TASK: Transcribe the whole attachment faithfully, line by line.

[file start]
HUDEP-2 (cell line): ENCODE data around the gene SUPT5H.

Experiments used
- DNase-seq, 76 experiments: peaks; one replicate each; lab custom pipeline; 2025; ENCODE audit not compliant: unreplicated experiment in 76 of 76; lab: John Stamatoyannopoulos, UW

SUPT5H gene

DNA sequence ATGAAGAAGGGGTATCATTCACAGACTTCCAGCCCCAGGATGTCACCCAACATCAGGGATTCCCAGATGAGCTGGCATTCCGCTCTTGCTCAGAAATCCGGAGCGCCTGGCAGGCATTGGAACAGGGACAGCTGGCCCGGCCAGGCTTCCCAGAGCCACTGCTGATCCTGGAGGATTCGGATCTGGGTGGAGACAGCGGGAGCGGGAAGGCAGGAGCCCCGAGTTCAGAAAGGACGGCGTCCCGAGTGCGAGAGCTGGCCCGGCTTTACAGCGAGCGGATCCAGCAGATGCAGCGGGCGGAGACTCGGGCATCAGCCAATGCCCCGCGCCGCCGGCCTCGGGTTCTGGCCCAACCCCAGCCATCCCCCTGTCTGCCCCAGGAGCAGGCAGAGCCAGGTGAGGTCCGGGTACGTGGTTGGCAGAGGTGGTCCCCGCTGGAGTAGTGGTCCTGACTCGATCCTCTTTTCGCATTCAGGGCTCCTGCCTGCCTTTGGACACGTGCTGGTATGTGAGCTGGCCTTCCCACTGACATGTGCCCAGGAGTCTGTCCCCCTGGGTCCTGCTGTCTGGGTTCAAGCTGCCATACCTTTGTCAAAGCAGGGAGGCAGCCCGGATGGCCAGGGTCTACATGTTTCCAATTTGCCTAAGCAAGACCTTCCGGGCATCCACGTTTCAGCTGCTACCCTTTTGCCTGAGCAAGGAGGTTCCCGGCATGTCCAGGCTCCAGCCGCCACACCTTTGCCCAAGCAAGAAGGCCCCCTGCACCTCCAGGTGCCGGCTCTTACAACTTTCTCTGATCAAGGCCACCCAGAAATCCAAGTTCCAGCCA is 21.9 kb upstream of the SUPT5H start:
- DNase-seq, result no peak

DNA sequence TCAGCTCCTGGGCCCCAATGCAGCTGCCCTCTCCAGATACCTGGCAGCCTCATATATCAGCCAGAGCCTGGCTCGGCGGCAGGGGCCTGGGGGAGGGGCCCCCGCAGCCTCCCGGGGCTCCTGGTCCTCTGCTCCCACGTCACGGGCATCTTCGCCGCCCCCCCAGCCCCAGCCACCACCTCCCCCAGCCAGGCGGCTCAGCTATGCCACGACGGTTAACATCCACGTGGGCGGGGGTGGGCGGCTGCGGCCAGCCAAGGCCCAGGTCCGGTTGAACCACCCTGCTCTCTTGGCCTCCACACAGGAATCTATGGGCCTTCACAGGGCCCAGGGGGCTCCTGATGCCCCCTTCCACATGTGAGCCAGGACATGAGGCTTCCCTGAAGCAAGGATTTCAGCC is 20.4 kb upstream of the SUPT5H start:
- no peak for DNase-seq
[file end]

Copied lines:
HUDEP-2 (cell line): ENCODE data around the gene SUPT5H.

Experiments used
- DNase-seq, 76 experiments: peaks; one replicate each; lab custom pipeline; 2025; ENCODE audit not compliant: unreplicated experiment in 76 of 76; lab: John Stamatoyannopoulos, UW

SUPT5H gene

DNA sequence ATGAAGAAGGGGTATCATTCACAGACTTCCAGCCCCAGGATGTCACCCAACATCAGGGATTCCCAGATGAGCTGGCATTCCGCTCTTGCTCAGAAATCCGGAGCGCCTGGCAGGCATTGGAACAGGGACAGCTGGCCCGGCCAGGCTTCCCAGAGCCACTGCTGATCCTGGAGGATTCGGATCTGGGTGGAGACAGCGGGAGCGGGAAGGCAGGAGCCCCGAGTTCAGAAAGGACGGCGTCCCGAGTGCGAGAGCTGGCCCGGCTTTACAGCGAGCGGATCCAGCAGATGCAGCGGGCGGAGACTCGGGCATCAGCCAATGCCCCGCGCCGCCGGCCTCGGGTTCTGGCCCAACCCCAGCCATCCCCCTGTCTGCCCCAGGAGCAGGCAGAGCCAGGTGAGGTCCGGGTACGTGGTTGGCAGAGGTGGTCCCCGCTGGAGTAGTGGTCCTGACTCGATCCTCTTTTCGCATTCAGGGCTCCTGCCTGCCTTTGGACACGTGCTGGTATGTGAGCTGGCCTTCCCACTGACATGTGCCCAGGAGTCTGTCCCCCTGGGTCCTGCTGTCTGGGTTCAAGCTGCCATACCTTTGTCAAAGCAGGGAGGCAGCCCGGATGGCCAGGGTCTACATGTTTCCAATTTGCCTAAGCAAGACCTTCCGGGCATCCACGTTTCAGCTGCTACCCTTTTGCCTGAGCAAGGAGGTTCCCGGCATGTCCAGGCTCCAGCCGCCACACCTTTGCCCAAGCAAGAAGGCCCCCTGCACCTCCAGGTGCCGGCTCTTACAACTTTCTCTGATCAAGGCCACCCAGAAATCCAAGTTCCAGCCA is 21.9 kb upstream of the SUPT5H start:
- DNase-seq, result no peak

DNA sequence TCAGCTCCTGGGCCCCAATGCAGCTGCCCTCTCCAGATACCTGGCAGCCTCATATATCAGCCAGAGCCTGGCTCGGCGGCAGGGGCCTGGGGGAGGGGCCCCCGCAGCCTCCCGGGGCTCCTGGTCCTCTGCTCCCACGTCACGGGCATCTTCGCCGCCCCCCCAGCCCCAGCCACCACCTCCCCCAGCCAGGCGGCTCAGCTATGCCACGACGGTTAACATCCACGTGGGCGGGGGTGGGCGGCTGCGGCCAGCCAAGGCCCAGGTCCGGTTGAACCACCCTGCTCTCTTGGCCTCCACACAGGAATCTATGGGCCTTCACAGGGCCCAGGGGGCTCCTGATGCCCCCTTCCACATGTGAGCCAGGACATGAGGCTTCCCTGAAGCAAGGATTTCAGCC is 20.4 kb upstream of the SUPT5H start:
- no peak for DNase-seq